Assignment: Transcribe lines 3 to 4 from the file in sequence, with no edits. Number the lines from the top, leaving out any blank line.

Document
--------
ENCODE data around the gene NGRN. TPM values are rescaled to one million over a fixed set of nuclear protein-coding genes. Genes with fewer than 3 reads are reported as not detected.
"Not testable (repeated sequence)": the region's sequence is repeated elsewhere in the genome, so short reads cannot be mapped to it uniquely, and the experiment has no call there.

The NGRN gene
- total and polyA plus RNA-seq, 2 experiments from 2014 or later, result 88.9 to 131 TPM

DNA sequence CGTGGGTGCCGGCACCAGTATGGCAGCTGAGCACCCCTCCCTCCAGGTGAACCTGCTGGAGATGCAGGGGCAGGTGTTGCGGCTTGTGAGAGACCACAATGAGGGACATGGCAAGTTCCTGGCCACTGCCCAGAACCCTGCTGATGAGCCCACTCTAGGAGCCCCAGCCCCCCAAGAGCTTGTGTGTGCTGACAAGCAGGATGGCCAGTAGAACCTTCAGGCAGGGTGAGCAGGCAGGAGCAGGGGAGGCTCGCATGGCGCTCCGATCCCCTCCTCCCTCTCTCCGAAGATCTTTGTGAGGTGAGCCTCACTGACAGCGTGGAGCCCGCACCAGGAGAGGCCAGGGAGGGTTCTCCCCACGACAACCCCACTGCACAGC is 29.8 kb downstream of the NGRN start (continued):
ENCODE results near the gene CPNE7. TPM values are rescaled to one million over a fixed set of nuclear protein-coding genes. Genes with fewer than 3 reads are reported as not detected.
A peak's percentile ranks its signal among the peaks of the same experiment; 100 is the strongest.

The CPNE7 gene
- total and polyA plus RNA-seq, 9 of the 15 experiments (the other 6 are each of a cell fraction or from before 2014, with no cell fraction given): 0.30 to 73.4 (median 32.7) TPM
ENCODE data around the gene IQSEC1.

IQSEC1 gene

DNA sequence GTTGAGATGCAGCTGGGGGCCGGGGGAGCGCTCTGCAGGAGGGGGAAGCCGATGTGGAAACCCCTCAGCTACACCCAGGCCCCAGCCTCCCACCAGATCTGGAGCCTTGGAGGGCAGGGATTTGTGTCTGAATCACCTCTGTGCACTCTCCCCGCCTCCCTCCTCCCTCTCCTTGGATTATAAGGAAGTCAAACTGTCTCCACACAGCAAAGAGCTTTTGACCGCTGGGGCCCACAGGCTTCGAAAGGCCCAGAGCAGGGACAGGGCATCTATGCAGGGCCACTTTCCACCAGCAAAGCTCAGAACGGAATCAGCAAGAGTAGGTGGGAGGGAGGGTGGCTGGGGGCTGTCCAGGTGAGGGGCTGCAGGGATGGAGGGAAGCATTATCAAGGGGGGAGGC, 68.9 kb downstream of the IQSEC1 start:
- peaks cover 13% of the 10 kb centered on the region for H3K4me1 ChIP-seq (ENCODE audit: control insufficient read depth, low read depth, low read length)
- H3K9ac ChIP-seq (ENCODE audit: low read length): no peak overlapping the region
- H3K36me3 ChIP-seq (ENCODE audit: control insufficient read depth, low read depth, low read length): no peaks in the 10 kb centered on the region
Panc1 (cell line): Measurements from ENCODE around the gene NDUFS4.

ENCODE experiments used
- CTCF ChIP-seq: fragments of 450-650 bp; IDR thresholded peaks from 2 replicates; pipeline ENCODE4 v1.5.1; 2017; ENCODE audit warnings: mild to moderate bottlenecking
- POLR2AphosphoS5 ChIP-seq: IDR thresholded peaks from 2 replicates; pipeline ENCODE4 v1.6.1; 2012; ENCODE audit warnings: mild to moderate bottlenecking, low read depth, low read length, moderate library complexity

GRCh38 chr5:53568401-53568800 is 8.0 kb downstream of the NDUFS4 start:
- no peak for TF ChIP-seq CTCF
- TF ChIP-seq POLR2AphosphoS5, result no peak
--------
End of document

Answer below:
The NGRN gene
- total and polyA plus RNA-seq, 2 experiments from 2014 or later, result 88.9 to 131 TPM